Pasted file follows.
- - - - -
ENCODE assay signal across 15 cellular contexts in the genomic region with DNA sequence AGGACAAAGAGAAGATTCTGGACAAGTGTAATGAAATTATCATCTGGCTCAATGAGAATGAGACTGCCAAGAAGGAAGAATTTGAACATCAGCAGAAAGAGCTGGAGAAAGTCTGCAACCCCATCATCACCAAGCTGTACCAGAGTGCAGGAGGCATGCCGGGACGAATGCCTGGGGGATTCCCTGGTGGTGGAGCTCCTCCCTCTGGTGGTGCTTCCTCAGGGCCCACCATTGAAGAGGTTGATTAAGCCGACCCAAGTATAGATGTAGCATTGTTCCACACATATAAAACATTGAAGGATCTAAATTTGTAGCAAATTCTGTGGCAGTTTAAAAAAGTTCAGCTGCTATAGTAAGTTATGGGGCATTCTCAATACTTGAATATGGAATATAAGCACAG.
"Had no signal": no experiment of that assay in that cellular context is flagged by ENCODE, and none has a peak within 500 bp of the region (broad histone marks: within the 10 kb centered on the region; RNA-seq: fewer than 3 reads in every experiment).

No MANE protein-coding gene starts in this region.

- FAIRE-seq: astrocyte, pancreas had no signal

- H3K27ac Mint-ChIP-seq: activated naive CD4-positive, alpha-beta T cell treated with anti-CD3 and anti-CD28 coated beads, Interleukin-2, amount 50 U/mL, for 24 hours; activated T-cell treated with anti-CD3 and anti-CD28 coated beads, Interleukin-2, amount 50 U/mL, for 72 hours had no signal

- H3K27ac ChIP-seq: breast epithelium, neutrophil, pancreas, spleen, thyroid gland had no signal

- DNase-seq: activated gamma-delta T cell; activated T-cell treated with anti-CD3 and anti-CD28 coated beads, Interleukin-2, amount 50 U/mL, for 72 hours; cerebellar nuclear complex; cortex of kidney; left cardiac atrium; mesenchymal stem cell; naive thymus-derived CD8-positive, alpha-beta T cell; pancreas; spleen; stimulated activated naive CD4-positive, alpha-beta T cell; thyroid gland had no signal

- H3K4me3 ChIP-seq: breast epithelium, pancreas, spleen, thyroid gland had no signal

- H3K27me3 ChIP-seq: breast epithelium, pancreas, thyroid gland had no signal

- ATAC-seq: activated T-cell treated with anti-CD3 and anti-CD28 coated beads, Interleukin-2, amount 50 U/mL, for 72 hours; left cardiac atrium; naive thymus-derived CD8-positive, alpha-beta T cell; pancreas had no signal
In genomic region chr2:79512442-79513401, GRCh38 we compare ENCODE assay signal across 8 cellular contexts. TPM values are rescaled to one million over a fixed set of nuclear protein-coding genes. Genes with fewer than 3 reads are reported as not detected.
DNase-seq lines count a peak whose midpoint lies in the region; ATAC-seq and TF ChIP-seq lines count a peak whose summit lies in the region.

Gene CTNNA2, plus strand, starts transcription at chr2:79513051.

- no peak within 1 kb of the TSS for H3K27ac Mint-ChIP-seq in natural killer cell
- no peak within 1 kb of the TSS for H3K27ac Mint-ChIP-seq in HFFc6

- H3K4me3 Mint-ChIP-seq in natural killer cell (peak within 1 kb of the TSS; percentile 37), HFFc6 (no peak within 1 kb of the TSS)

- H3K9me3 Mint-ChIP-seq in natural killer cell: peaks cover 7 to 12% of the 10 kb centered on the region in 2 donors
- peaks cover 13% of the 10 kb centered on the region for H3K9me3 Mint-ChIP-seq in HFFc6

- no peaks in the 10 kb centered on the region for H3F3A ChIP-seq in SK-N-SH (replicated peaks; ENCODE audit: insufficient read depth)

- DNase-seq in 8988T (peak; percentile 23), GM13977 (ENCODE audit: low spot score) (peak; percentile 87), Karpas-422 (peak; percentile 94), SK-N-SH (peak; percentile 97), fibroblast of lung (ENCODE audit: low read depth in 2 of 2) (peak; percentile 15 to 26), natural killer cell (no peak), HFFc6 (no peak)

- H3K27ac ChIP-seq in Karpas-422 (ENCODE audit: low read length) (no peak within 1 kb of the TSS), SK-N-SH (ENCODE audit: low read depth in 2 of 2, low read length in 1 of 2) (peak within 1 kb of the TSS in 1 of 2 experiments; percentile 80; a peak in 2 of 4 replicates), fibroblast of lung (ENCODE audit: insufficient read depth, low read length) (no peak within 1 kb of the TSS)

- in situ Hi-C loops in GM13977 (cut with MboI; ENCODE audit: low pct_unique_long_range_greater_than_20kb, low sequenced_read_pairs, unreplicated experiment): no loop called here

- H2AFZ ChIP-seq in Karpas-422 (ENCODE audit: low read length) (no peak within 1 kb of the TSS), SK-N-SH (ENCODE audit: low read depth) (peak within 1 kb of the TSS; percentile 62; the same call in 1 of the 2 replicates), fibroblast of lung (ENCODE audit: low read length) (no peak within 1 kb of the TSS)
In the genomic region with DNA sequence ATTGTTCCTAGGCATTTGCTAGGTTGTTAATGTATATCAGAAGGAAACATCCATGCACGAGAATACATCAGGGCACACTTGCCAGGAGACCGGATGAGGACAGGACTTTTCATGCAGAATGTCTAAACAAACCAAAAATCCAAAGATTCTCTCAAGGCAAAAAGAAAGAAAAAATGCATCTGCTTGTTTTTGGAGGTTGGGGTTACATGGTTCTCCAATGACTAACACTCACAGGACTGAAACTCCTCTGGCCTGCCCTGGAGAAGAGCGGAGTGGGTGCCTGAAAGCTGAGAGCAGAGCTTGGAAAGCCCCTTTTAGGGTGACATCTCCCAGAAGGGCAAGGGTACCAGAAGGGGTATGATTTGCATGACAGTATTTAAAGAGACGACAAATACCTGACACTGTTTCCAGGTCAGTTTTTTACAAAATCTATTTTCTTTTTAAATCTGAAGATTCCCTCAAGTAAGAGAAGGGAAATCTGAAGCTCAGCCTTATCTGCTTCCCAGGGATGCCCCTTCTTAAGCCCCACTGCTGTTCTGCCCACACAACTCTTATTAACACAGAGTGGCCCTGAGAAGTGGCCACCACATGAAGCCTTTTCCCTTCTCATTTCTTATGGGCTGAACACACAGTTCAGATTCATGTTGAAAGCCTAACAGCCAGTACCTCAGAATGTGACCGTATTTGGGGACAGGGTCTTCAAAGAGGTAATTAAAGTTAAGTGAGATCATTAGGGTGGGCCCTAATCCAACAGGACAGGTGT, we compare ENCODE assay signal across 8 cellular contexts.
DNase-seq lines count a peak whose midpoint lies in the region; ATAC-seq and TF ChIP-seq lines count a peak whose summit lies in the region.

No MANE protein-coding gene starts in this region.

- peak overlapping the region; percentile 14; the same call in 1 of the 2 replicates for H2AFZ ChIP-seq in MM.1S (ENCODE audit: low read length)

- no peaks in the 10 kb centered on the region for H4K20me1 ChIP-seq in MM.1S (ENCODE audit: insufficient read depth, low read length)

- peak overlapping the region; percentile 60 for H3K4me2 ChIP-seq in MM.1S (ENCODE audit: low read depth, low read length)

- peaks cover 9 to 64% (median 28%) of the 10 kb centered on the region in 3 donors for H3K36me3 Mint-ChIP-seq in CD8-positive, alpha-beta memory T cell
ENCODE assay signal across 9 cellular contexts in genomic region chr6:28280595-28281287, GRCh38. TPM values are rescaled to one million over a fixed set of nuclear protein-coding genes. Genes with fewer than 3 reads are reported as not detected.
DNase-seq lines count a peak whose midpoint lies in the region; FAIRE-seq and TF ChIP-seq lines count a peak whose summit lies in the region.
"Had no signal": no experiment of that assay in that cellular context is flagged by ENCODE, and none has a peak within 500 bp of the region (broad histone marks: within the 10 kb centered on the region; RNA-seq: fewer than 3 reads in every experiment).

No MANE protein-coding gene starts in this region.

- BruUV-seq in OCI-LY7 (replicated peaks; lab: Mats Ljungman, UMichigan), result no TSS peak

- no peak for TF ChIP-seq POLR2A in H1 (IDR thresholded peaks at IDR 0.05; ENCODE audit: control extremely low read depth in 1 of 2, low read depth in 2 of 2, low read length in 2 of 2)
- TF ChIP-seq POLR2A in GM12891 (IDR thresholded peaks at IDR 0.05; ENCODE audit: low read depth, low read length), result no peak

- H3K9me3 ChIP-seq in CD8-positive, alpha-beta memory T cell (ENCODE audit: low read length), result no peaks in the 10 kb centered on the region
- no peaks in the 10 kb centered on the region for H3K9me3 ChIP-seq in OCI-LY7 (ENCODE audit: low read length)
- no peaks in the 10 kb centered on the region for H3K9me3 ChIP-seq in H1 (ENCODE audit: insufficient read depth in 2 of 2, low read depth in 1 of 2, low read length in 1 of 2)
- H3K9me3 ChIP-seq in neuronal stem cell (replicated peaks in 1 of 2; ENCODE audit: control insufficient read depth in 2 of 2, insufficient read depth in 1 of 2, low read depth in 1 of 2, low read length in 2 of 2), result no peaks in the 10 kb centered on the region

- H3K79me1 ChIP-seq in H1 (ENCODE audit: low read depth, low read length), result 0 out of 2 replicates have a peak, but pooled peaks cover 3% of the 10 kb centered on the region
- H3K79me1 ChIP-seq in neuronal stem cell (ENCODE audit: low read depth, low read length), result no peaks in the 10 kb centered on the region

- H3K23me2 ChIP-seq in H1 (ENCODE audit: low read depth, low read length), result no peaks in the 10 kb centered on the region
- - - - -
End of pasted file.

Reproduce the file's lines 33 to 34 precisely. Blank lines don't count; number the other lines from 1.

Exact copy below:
"Had no signal": no experiment of that assay in that cellular context is flagged by ENCODE, and none has a peak within 500 bp of the region (broad histone marks: within the 10 kb centered on the region; RNA-seq: fewer than 3 reads in every experiment).

No MANE protein-coding gene starts in this region.